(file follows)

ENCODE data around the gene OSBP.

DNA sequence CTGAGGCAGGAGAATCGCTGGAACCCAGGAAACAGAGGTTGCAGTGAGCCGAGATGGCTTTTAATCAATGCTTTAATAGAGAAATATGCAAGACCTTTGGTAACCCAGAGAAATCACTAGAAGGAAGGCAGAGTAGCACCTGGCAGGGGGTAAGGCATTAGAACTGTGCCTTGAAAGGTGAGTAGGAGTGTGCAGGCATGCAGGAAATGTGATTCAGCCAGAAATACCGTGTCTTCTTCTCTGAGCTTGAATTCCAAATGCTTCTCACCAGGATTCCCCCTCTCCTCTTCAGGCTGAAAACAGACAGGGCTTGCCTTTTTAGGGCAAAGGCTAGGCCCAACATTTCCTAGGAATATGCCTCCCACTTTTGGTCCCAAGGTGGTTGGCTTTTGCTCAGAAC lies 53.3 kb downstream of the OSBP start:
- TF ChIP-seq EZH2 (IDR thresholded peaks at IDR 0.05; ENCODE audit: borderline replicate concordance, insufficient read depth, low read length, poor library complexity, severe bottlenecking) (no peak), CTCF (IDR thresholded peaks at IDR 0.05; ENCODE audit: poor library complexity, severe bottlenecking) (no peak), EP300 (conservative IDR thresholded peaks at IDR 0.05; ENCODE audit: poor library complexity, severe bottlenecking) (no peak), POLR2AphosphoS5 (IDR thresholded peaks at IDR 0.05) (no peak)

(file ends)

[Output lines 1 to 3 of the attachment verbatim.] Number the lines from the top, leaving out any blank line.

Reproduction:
ENCODE data around the gene OSBP.

DNA sequence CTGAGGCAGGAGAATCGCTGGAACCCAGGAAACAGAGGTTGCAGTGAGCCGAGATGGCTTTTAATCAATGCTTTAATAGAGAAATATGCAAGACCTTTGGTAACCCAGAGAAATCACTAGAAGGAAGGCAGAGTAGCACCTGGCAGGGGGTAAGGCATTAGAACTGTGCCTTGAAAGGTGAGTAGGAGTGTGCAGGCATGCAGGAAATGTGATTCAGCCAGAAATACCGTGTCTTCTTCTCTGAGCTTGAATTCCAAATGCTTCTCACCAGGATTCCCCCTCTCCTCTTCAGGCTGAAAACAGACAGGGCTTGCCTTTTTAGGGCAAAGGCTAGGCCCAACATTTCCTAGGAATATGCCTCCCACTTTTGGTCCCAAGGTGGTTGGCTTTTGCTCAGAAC lies 53.3 kb downstream of the OSBP start:
- TF ChIP-seq EZH2 (IDR thresholded peaks at IDR 0.05; ENCODE audit: borderline replicate concordance, insufficient read depth, low read length, poor library complexity, severe bottlenecking) (no peak), CTCF (IDR thresholded peaks at IDR 0.05; ENCODE audit: poor library complexity, severe bottlenecking) (no peak), EP300 (conservative IDR thresholded peaks at IDR 0.05; ENCODE audit: poor library complexity, severe bottlenecking) (no peak), POLR2AphosphoS5 (IDR thresholded peaks at IDR 0.05) (no peak)